We applaud the many actions of the College towards sustainability. We are proud of LEED certification, inspired by the solar collectors, and are fueled by the passion of the Solar Decathlon team. Yet, our administration keeps secret our policy of investing in industries that subvert these student efforts. It is a shame that our fund managers begin their meetings by saying divestment is off the table, instead of asking how they can better align their investment strategy with our professed values and the amazing efforts of our student body. We as a community ought to align our actions with our values and honor the words of His Holiness the Dalai Lama who said here at Middlebury, “the purpose of education is to reduce the gap between appearances and reality. Listen to different views – contradictory views.”

Our complicity in sources of violence and environmental destruction has on-the-ground implications every day. Heavy investment in the fossil fuel giants of our world has implications for climate change, human health, and the environment that reach far beyond Middlebury. Jenny is speaking to you all from New Orleans, a city where the impact of big oil is hard to miss. Just the other day, news came out that the trial for the 2010 BP Oil spill in the Gulf has been postponed for another year. The worst oil spill the US has ever faced is still turning up thousands of mutated fish, and creating health problems for countless local residents. And yet, another delay tactic has been put in place to stall justice. New Orleans is also adjacent to Cancer Alley, where oil refineries are accountable for a cancer rate that is through the roof. Fifteen cancer victims within two blocks, women who have had ten miscarriages. Armament manufacturers do not only fuel violence overseas, they also put guns in the hands of teenagers here in the United States. Just last week, a man who lived across the street from me shot and killed 9 people. While of course we cannot directly connect our endowment to these problems, we can confidently say that if Middlebury is invested in BP and Shell, we are extremely far from being “carbon neutral.” If Middlebury is invested in the company that manufactured the weapon used last week in the lower 9th ward, we are not working towards creating “the century of peace.”

If Middlebury truly seeks to educate “independent thinkers…with the courage to follow their convictions” as the college website indicates, then it makes no sense to discipline us for exemplifying just that. If we want Middlebury’s legacy in the world to be that of an agent of positive change, the whole community must take responsibility and encourage each other to seek greater truth. We are committed to moving forward with these principles in mind.

Principles Frederick Douglass outlined when he said “Those who profess to favor freedom and yet depreciate agitation, are people who want crops without ploughing the ground; they want rain without thunder and lightning; they want the ocean without the roar of its many waters. The struggle may be a moral one, or it may be a physical one, or it may be both. But it must be a struggle. Power concedes nothing without a demand. It never did and it never will.”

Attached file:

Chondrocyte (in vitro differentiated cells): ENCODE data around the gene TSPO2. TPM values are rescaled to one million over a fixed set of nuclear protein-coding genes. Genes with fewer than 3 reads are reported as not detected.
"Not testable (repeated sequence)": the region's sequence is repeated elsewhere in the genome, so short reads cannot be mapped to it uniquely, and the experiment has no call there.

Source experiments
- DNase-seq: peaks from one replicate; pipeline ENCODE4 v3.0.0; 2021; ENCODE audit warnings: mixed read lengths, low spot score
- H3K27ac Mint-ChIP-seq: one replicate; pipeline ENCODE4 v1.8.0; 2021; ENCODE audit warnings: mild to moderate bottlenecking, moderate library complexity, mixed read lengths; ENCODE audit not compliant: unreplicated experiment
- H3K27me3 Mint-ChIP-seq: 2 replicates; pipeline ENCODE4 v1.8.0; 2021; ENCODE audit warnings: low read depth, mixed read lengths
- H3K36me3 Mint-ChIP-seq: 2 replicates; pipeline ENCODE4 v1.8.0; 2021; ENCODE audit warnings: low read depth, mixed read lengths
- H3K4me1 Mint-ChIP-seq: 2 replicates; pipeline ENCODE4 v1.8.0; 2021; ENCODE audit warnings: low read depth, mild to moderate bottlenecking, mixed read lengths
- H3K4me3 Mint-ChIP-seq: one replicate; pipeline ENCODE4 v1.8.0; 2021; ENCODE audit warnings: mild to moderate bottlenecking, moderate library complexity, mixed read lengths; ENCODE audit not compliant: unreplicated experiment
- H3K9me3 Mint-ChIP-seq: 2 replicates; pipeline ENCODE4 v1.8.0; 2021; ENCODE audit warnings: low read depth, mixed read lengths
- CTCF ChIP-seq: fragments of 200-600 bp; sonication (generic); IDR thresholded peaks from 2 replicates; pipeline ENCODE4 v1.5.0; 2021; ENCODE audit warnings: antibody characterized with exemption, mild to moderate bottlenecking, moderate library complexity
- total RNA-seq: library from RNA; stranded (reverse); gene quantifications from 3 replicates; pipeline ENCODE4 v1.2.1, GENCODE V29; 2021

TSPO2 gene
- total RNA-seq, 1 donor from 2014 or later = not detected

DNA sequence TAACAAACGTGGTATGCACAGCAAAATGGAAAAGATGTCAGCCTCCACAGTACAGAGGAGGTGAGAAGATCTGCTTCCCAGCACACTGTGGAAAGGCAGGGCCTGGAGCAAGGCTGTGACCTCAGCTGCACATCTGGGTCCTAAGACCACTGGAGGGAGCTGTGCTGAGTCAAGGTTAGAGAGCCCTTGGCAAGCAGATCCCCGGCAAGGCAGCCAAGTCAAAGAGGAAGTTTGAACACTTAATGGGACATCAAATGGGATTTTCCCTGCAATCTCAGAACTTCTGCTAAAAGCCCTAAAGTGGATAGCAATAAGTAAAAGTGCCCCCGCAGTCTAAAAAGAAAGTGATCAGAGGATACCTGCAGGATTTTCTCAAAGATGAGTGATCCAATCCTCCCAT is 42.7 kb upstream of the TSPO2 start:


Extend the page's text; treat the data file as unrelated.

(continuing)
Update on the verdict:

Here it is: We were found guilty of violating the community standards of integrity and honesty, and the ethical and law-abiding behavior clause. We were given a reprimand, meaning unofficial college discipline. They said this is mostly due to respect for individuals who might have been offended by our actions or to whom our actions were a nuisance.

We told them we respect the experiences of all individuals who were offended by our actions, and that we are willing to validate their feelings in person. We also expressed that we found their decision ethically wrong because it disrespects the victims of our endowment, those who are dealing with war rather than a judicial board. Finding us guilty comes from an osmosis of their authoritative positions, rather than their basic human judgment. We additionally noted that while we don’t agree with the role of the judicial board, we don’t question them as individuals and hope to engage with them in the future. We also invited them to the general assembly on Friday at 4 pm in the Warner Hemicycle. Then they said they think we are valuable members of the community, and that we should continue with our activism. Some board members said they were personally inspired.

We are deeply moved by the many community members who supported us from the beginning, and to those who expressed a reversal in opinion post-trial that allowed them to question their fears and biases toward authority.

MIDDLEBURY’S MORALS ON TRIAL

Middlebury’s unethical endowment practices have contributed to the repression of human voices around the globe and the Middlebury campus has been ranked a “Red Light Zone” for free speech. Are we going to silence those who speak up about this injustice? 

PUBLIC HEARING THURSDAY NOVEMBER 1st

3 PM DANA AUDITORIUM

Wear RED to support those who speak through the silence, and those who have been silenced by the effects of our endowment.

 

What is our Middlebury?